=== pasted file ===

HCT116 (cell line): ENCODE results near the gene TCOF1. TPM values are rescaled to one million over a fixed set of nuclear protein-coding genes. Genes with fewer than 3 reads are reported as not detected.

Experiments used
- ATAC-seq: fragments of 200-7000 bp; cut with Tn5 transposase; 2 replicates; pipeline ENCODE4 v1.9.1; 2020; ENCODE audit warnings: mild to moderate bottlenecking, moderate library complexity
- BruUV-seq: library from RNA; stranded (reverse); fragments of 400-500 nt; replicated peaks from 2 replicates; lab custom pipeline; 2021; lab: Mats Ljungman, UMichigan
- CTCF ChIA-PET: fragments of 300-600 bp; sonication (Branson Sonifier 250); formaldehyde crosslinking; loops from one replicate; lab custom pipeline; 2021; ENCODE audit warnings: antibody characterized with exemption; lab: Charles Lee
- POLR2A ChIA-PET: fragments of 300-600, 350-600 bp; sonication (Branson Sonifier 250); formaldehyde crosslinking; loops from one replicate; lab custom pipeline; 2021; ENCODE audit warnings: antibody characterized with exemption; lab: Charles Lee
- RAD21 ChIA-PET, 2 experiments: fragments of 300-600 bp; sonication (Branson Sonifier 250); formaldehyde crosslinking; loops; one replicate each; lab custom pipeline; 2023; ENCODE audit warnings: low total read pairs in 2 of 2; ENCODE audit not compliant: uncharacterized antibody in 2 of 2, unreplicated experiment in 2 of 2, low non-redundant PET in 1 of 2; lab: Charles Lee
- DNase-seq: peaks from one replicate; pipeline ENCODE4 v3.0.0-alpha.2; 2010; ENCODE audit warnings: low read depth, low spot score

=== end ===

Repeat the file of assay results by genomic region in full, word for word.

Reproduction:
HCT116 (cell line): ENCODE results near the gene TCOF1. TPM values are rescaled to one million over a fixed set of nuclear protein-coding genes. Genes with fewer than 3 reads are reported as not detected.

Experiments used
- ATAC-seq: fragments of 200-7000 bp; cut with Tn5 transposase; 2 replicates; pipeline ENCODE4 v1.9.1; 2020; ENCODE audit warnings: mild to moderate bottlenecking, moderate library complexity
- BruUV-seq: library from RNA; stranded (reverse); fragments of 400-500 nt; replicated peaks from 2 replicates; lab custom pipeline; 2021; lab: Mats Ljungman, UMichigan
- CTCF ChIA-PET: fragments of 300-600 bp; sonication (Branson Sonifier 250); formaldehyde crosslinking; loops from one replicate; lab custom pipeline; 2021; ENCODE audit warnings: antibody characterized with exemption; lab: Charles Lee
- POLR2A ChIA-PET: fragments of 300-600, 350-600 bp; sonication (Branson Sonifier 250); formaldehyde crosslinking; loops from one replicate; lab custom pipeline; 2021; ENCODE audit warnings: antibody characterized with exemption; lab: Charles Lee
- RAD21 ChIA-PET, 2 experiments: fragments of 300-600 bp; sonication (Branson Sonifier 250); formaldehyde crosslinking; loops; one replicate each; lab custom pipeline; 2023; ENCODE audit warnings: low total read pairs in 2 of 2; ENCODE audit not compliant: uncharacterized antibody in 2 of 2, unreplicated experiment in 2 of 2, low non-redundant PET in 1 of 2; lab: Charles Lee
- DNase-seq: peaks from one replicate; pipeline ENCODE4 v3.0.0-alpha.2; 2010; ENCODE audit warnings: low read depth, low spot score